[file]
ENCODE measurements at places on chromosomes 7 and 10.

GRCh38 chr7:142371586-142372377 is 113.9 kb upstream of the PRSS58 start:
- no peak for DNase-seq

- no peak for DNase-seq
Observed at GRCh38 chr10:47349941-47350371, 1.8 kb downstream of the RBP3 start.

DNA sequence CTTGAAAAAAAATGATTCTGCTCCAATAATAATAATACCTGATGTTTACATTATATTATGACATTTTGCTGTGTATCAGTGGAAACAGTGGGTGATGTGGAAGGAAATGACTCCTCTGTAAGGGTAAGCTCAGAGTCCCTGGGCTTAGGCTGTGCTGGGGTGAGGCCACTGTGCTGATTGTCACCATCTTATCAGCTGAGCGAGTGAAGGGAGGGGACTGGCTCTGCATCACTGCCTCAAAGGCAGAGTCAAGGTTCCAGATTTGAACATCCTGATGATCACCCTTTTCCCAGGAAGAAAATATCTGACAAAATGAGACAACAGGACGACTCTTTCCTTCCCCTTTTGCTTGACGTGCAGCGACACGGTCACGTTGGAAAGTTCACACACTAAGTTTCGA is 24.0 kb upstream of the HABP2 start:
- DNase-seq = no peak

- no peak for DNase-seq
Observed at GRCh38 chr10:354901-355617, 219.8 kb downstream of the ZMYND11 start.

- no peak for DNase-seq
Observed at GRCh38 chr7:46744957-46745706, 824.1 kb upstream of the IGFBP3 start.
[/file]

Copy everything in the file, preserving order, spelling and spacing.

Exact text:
ENCODE measurements at places on chromosomes 7 and 10.

GRCh38 chr7:142371586-142372377 is 113.9 kb upstream of the PRSS58 start:
- no peak for DNase-seq

- no peak for DNase-seq
Observed at GRCh38 chr10:47349941-47350371, 1.8 kb downstream of the RBP3 start.

DNA sequence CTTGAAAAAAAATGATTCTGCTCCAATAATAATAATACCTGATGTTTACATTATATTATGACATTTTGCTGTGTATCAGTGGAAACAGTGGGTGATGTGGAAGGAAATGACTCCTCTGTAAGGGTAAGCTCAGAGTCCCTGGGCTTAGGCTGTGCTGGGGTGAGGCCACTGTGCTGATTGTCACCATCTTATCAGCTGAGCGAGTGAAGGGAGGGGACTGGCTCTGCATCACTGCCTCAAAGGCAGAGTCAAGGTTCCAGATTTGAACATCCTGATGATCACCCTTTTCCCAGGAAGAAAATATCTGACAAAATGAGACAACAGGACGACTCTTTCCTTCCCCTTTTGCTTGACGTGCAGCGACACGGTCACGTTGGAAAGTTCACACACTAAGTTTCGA is 24.0 kb upstream of the HABP2 start:
- DNase-seq = no peak

- no peak for DNase-seq
Observed at GRCh38 chr10:354901-355617, 219.8 kb downstream of the ZMYND11 start.

- no peak for DNase-seq
Observed at GRCh38 chr7:46744957-46745706, 824.1 kb upstream of the IGFBP3 start.